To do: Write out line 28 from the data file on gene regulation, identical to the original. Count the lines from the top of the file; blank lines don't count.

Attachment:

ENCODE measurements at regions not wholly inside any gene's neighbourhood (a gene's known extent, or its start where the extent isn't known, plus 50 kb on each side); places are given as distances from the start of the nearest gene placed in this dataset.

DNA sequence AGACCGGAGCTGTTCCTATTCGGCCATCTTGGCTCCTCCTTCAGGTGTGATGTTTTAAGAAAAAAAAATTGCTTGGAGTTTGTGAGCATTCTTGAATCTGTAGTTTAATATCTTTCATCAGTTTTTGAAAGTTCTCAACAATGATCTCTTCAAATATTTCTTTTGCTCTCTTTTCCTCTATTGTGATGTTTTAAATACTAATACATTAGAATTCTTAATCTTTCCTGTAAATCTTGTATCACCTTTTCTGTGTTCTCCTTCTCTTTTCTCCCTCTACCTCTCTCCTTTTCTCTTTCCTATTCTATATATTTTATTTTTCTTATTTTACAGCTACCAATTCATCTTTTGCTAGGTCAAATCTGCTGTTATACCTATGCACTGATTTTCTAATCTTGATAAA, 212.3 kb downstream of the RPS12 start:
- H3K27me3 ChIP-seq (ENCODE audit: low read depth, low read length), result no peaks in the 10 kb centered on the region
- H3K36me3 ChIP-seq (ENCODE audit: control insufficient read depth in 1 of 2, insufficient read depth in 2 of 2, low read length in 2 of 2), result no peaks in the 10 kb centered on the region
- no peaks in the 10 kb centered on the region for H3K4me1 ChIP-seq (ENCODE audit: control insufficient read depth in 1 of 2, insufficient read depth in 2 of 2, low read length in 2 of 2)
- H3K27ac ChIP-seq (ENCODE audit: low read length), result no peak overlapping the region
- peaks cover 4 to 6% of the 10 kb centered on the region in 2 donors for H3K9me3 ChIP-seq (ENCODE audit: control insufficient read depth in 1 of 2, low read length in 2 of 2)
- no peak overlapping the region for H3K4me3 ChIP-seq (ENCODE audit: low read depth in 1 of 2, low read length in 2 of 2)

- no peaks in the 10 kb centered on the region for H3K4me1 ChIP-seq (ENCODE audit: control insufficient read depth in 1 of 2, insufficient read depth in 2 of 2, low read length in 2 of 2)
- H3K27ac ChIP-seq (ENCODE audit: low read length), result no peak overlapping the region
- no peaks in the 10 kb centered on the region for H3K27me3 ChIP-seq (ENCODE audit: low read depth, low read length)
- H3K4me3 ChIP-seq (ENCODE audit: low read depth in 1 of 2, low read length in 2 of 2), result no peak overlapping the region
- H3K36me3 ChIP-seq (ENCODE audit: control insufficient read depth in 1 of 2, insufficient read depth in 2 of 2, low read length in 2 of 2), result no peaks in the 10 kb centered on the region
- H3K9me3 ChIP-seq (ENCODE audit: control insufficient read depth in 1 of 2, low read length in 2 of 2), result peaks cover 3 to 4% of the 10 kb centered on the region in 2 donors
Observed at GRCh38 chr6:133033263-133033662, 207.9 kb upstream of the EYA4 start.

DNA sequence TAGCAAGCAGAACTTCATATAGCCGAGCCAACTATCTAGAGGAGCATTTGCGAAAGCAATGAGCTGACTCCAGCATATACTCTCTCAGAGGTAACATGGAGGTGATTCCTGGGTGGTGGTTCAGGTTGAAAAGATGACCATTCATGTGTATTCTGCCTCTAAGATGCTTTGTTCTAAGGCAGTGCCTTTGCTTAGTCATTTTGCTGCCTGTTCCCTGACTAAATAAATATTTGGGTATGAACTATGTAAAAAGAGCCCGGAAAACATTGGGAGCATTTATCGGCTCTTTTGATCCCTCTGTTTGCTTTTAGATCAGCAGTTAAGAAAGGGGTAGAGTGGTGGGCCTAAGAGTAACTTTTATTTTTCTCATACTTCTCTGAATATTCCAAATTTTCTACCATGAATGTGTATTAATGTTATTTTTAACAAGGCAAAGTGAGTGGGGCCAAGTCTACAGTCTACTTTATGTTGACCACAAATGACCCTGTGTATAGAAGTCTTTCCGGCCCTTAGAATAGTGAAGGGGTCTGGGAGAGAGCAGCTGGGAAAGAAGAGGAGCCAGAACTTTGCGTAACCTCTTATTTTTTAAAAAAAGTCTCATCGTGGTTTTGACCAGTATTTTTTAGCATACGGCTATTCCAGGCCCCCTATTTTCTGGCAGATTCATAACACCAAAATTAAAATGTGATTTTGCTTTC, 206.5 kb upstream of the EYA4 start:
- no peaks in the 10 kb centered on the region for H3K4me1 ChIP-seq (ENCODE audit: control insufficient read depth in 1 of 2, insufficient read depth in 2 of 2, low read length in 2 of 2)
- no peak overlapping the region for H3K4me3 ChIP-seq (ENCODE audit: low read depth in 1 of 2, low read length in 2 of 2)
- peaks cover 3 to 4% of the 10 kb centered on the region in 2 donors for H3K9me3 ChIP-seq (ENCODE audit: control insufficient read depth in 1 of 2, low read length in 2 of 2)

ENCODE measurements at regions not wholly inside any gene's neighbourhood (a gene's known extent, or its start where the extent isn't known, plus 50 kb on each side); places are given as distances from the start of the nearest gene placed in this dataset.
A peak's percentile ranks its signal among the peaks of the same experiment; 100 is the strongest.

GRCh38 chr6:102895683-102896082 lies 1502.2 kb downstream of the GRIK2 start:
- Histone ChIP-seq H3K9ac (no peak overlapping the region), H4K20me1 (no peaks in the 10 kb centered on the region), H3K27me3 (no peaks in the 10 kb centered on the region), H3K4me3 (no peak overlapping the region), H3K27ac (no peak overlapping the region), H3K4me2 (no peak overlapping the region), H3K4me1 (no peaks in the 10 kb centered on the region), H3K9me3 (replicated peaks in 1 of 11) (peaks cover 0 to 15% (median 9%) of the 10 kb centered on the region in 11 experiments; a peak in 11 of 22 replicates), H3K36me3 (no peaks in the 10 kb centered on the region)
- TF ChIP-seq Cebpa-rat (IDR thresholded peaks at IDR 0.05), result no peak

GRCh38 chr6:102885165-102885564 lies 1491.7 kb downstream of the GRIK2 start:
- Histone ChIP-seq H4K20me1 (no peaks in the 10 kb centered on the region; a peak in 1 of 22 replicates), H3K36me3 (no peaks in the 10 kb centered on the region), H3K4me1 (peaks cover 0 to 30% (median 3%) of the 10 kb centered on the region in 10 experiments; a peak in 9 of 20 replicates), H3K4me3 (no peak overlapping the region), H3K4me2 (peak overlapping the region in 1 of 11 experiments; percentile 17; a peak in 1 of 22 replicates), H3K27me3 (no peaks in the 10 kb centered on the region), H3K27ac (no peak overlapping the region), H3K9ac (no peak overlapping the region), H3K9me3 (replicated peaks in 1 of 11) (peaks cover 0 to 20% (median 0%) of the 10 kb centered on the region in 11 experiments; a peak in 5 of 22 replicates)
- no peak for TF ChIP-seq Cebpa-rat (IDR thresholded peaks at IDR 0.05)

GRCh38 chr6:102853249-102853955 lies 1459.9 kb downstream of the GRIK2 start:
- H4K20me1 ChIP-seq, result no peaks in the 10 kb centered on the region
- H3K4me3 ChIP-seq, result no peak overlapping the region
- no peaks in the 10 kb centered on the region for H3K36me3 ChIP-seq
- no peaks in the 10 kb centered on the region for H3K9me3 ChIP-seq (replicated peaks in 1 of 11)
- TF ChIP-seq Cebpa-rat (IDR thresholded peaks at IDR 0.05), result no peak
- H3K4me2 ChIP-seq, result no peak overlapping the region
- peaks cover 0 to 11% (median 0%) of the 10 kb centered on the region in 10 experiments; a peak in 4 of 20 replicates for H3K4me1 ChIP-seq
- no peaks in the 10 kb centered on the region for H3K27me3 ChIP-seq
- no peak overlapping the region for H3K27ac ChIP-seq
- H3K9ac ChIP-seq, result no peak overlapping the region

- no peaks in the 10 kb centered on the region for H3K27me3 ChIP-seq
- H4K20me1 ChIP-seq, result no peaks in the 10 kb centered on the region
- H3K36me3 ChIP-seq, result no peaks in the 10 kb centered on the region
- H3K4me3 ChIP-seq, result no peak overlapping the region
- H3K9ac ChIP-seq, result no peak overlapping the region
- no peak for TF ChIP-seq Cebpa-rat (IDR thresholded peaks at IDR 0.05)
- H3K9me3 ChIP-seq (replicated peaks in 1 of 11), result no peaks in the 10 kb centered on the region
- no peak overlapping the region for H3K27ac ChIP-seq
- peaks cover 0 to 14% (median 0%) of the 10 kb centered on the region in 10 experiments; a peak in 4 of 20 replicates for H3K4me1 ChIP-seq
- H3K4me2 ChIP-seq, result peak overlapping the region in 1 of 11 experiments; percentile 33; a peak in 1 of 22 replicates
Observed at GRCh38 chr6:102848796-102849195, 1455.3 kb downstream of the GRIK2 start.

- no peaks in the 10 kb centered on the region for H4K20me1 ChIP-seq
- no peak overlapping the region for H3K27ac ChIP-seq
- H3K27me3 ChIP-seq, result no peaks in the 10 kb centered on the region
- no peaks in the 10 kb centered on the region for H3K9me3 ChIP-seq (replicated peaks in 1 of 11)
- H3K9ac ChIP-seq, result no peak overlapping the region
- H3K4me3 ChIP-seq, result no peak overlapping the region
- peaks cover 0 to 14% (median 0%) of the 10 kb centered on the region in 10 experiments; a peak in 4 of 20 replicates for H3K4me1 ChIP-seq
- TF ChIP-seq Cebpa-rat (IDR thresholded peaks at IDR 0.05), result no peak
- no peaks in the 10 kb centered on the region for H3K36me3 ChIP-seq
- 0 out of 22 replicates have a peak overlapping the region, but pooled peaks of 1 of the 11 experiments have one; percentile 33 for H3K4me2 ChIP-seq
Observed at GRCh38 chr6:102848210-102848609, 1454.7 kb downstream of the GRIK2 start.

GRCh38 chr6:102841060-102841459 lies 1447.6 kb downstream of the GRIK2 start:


GRCh38 chr6:102853249-102853955 lies 1459.9 kb downstream of the GRIK2 start: